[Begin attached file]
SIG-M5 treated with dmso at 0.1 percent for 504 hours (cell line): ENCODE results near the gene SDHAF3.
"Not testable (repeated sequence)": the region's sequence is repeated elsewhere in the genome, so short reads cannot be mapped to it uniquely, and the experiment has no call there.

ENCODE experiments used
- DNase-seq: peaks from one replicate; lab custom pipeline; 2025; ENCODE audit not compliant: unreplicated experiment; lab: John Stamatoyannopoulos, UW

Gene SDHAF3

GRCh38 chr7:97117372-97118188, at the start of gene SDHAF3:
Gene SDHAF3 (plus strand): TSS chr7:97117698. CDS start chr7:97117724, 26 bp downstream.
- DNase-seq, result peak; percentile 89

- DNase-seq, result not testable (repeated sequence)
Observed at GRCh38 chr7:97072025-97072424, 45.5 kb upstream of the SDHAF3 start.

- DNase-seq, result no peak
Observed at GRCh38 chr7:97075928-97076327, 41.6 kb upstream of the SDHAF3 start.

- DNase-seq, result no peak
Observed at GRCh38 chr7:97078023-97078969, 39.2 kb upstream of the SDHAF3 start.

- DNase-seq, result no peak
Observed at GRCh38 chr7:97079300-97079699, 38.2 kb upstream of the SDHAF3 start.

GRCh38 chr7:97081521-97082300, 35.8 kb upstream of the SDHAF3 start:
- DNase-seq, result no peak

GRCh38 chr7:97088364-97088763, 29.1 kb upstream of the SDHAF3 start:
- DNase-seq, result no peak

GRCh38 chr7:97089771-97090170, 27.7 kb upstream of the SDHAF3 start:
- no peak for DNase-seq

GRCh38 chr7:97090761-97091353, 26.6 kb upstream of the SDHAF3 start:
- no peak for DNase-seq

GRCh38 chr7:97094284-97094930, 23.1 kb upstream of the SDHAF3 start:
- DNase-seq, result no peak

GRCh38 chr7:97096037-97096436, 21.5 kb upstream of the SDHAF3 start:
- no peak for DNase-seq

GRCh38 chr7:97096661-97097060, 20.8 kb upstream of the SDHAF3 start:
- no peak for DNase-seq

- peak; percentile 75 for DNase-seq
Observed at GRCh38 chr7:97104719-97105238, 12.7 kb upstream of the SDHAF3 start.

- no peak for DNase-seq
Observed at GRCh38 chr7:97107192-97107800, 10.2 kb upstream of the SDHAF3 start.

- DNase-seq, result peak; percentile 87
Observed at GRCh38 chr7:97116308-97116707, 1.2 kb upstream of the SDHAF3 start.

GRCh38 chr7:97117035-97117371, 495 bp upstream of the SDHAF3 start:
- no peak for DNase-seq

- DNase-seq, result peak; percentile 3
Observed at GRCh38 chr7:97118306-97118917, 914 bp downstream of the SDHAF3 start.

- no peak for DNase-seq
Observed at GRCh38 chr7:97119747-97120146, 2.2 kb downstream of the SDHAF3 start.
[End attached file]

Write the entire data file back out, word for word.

SIG-M5 treated with dmso at 0.1 percent for 504 hours (cell line): ENCODE results near the gene SDHAF3.
"Not testable (repeated sequence)": the region's sequence is repeated elsewhere in the genome, so short reads cannot be mapped to it uniquely, and the experiment has no call there.

ENCODE experiments used
- DNase-seq: peaks from one replicate; lab custom pipeline; 2025; ENCODE audit not compliant: unreplicated experiment; lab: John Stamatoyannopoulos, UW

Gene SDHAF3

GRCh38 chr7:97117372-97118188, at the start of gene SDHAF3:
Gene SDHAF3 (plus strand): TSS chr7:97117698. CDS start chr7:97117724, 26 bp downstream.
- DNase-seq, result peak; percentile 89

- DNase-seq, result not testable (repeated sequence)
Observed at GRCh38 chr7:97072025-97072424, 45.5 kb upstream of the SDHAF3 start.

- DNase-seq, result no peak
Observed at GRCh38 chr7:97075928-97076327, 41.6 kb upstream of the SDHAF3 start.

- DNase-seq, result no peak
Observed at GRCh38 chr7:97078023-97078969, 39.2 kb upstream of the SDHAF3 start.

- DNase-seq, result no peak
Observed at GRCh38 chr7:97079300-97079699, 38.2 kb upstream of the SDHAF3 start.

GRCh38 chr7:97081521-97082300, 35.8 kb upstream of the SDHAF3 start:
- DNase-seq, result no peak

GRCh38 chr7:97088364-97088763, 29.1 kb upstream of the SDHAF3 start:
- DNase-seq, result no peak

GRCh38 chr7:97089771-97090170, 27.7 kb upstream of the SDHAF3 start:
- no peak for DNase-seq

GRCh38 chr7:97090761-97091353, 26.6 kb upstream of the SDHAF3 start:
- no peak for DNase-seq

GRCh38 chr7:97094284-97094930, 23.1 kb upstream of the SDHAF3 start:
- DNase-seq, result no peak

GRCh38 chr7:97096037-97096436, 21.5 kb upstream of the SDHAF3 start:
- no peak for DNase-seq

GRCh38 chr7:97096661-97097060, 20.8 kb upstream of the SDHAF3 start:
- no peak for DNase-seq

- peak; percentile 75 for DNase-seq
Observed at GRCh38 chr7:97104719-97105238, 12.7 kb upstream of the SDHAF3 start.

- no peak for DNase-seq
Observed at GRCh38 chr7:97107192-97107800, 10.2 kb upstream of the SDHAF3 start.

- DNase-seq, result peak; percentile 87
Observed at GRCh38 chr7:97116308-97116707, 1.2 kb upstream of the SDHAF3 start.

GRCh38 chr7:97117035-97117371, 495 bp upstream of the SDHAF3 start:
- no peak for DNase-seq

- DNase-seq, result peak; percentile 3
Observed at GRCh38 chr7:97118306-97118917, 914 bp downstream of the SDHAF3 start.

- no peak for DNase-seq
Observed at GRCh38 chr7:97119747-97120146, 2.2 kb downstream of the SDHAF3 start.